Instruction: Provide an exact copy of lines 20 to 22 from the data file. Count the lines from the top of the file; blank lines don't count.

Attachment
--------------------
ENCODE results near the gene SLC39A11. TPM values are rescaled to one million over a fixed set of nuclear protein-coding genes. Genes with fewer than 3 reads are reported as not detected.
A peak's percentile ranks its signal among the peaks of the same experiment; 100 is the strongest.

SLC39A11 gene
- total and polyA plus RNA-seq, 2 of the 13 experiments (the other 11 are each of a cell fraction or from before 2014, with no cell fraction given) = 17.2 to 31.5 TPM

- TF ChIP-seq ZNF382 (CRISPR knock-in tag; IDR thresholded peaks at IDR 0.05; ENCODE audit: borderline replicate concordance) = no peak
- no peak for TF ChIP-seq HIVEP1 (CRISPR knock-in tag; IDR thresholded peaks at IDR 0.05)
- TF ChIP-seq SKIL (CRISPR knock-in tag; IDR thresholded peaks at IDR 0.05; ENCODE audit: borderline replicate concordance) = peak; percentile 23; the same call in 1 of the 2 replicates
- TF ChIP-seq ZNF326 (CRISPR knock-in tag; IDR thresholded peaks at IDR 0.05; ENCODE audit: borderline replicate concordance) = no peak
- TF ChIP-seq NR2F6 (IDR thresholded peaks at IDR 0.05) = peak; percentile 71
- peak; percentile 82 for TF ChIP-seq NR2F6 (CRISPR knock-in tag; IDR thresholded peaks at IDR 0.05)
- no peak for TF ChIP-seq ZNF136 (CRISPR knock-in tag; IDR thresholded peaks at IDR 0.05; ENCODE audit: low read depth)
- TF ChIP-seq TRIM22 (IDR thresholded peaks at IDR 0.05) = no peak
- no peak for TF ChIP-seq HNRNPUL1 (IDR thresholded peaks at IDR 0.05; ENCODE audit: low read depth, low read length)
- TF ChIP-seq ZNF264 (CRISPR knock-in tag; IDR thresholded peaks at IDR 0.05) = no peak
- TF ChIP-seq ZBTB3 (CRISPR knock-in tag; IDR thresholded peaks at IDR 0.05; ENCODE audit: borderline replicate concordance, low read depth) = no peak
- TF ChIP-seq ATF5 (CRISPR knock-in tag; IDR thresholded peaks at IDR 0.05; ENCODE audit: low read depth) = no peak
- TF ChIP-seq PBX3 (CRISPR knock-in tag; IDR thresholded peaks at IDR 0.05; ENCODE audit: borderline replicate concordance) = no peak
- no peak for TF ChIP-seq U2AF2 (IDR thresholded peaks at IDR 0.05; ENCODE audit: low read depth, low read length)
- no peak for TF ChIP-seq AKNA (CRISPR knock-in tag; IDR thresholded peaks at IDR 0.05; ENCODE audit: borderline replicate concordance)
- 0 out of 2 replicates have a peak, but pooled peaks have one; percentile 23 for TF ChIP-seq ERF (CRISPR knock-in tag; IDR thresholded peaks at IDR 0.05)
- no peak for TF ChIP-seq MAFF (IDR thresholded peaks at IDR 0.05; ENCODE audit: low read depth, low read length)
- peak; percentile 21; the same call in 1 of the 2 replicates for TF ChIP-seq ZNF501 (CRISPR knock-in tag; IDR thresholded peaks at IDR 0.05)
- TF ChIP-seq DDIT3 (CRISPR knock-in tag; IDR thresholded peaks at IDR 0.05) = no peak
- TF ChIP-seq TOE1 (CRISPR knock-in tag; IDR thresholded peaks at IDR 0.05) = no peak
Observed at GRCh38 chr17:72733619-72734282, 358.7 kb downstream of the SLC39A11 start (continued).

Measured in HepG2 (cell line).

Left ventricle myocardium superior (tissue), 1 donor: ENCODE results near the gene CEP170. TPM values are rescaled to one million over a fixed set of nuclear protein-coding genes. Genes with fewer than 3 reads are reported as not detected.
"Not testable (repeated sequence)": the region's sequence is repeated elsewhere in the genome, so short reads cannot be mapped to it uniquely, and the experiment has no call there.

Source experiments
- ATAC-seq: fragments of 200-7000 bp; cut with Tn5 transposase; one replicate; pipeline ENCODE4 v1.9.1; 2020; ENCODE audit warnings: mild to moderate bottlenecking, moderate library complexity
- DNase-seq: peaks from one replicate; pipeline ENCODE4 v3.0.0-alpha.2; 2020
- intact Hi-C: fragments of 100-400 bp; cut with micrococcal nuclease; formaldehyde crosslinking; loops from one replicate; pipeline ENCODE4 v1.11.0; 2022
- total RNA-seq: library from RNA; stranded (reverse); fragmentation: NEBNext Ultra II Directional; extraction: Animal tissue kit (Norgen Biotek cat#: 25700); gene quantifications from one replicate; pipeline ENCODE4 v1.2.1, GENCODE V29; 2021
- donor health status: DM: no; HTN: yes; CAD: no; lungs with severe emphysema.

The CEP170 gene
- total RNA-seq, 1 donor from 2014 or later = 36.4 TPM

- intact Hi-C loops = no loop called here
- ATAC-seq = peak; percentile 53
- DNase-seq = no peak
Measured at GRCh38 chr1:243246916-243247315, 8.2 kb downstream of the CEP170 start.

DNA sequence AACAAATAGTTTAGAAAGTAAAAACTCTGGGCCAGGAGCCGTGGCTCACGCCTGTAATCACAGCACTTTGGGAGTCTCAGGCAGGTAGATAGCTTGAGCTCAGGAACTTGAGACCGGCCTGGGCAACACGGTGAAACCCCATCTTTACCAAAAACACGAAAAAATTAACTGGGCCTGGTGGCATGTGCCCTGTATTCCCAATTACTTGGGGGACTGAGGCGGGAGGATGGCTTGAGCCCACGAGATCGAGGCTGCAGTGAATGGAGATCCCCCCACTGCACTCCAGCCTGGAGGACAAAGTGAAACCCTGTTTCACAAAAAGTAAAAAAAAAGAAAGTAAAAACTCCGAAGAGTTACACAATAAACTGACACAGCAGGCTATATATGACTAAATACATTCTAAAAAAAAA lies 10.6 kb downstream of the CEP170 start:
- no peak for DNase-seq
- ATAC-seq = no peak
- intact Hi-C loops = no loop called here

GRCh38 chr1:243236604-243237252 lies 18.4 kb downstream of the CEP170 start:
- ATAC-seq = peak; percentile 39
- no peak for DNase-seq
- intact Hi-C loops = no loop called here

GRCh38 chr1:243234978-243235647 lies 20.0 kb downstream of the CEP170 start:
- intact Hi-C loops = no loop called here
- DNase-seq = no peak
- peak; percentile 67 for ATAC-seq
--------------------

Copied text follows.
- 0 out of 2 replicates have a peak, but pooled peaks have one; percentile 23 for TF ChIP-seq ERF (CRISPR knock-in tag; IDR thresholded peaks at IDR 0.05)
- no peak for TF ChIP-seq MAFF (IDR thresholded peaks at IDR 0.05; ENCODE audit: low read depth, low read length)
- peak; percentile 21; the same call in 1 of the 2 replicates for TF ChIP-seq ZNF501 (CRISPR knock-in tag; IDR thresholded peaks at IDR 0.05)